Yeah, it’s really cool. When they arrive, it’s like having tea with someone. “Would you like some tea, or a Diet Coke? Let me tell you about all the things in here.” It’s a more curated experience.
That’s sort of a creative experience in itself, in addition to a selling environment.
What does success look like for you?
Success to me is going to work every day and being happy, being creatively sustained, and feeling grateful for all of the work that I am given the opportunity to do. I am always amazed—although not every day is a good day. We still have problems! Just last week, we had the carpet installed in the wrong room—the wrong carpet in the wrong room—so we had to order a new carpet. These things happen, but again, in the end, I’m really grateful for our relationships with the vendors and installers. Just everybody working together, that’s success to me. Being sustainable in terms of a financial standpoint, not going backwards, but continuing to grow, and also being creatively challenged. What’s something I haven’t done? How do I get there?
What’s on your bucket list?
That’s a good question. My sense is that when I’m ready, it will show up—when you’re ready to learn something, the teacher always appears. I fully trust in the universe pressing me when I need to be pressed, and letting off the gas when I need it to.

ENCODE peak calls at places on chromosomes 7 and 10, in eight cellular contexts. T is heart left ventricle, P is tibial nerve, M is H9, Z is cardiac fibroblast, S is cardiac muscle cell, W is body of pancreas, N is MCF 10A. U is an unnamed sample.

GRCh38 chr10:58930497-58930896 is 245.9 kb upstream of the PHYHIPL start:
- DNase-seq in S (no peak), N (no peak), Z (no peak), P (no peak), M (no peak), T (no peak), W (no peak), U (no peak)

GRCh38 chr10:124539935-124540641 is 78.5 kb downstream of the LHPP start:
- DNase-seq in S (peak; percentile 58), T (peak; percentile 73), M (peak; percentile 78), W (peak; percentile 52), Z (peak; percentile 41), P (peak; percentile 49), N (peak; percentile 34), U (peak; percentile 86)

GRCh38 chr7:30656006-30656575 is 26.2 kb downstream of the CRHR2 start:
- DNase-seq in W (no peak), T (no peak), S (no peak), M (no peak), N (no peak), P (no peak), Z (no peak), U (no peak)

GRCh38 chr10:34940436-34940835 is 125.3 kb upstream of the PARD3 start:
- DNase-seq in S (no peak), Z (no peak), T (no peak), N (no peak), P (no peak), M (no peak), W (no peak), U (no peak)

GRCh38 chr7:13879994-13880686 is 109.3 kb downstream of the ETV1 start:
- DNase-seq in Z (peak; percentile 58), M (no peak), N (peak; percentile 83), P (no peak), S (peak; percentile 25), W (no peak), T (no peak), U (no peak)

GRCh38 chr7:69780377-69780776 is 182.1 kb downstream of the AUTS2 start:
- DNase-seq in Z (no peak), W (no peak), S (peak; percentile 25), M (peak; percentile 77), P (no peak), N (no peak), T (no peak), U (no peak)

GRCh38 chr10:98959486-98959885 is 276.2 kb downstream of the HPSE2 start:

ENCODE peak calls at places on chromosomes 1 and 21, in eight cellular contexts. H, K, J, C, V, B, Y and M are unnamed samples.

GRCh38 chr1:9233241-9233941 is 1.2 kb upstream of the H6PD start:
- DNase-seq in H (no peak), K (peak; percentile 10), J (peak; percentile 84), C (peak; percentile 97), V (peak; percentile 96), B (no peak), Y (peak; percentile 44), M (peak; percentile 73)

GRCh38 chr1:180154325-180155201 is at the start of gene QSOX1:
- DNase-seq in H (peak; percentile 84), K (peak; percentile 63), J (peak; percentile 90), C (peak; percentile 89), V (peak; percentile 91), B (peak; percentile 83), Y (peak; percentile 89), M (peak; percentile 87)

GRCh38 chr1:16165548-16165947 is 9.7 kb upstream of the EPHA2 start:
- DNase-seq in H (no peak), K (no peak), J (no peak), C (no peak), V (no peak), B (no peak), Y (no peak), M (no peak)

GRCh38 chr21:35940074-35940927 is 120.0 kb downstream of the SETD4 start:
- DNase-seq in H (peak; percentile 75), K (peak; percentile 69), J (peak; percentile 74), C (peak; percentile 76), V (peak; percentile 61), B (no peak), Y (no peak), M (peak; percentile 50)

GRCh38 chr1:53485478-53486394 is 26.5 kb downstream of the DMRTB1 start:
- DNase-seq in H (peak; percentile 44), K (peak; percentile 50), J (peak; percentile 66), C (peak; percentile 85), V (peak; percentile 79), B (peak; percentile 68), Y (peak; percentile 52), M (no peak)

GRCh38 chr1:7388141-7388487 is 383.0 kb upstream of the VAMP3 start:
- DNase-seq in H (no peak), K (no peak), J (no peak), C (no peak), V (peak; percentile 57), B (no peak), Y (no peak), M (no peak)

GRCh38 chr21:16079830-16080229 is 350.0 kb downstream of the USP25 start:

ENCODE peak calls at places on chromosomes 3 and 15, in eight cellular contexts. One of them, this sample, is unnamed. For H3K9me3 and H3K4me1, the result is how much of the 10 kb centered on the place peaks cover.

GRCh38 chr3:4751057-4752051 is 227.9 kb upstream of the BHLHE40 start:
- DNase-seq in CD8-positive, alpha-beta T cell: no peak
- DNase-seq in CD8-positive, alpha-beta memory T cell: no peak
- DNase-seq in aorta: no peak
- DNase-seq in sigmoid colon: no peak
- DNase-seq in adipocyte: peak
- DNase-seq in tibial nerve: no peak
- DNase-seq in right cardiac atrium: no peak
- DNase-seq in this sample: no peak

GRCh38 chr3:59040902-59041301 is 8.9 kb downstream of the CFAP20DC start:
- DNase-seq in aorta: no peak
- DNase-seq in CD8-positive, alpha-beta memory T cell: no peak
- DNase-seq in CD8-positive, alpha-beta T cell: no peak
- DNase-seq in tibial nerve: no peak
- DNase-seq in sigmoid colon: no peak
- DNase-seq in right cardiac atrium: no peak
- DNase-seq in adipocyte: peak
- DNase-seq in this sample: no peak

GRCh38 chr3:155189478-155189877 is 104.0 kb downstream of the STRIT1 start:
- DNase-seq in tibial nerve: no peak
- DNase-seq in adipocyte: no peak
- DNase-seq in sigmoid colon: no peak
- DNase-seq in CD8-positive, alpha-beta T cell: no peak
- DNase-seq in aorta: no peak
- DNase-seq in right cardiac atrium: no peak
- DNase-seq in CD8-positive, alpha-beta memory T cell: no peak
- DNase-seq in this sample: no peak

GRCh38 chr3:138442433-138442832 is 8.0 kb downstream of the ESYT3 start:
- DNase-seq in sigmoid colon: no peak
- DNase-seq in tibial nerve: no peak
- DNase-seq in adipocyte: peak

For me, success is also very much about the relationship with the client, and making sure that I am serving them. That piece also makes me feel successful—it’s bringing joy to someone else’s life.
That’s a really beautiful way to think about it. How do you keep that joy piece of it present in the day-to-day work?
I feel very lucky that I get to do this, but you have to have fun. You have to make jokes. You just have to, because otherwise it can get really boring—you can get in a really bad groove. Keep looking at different ways to do things. Try to keep it fresh, and also try not to get mired in the crap that does happen, like the carpet being installed in the wrong way. You can spend a day or two being upset about it, but after that, you really need to move on.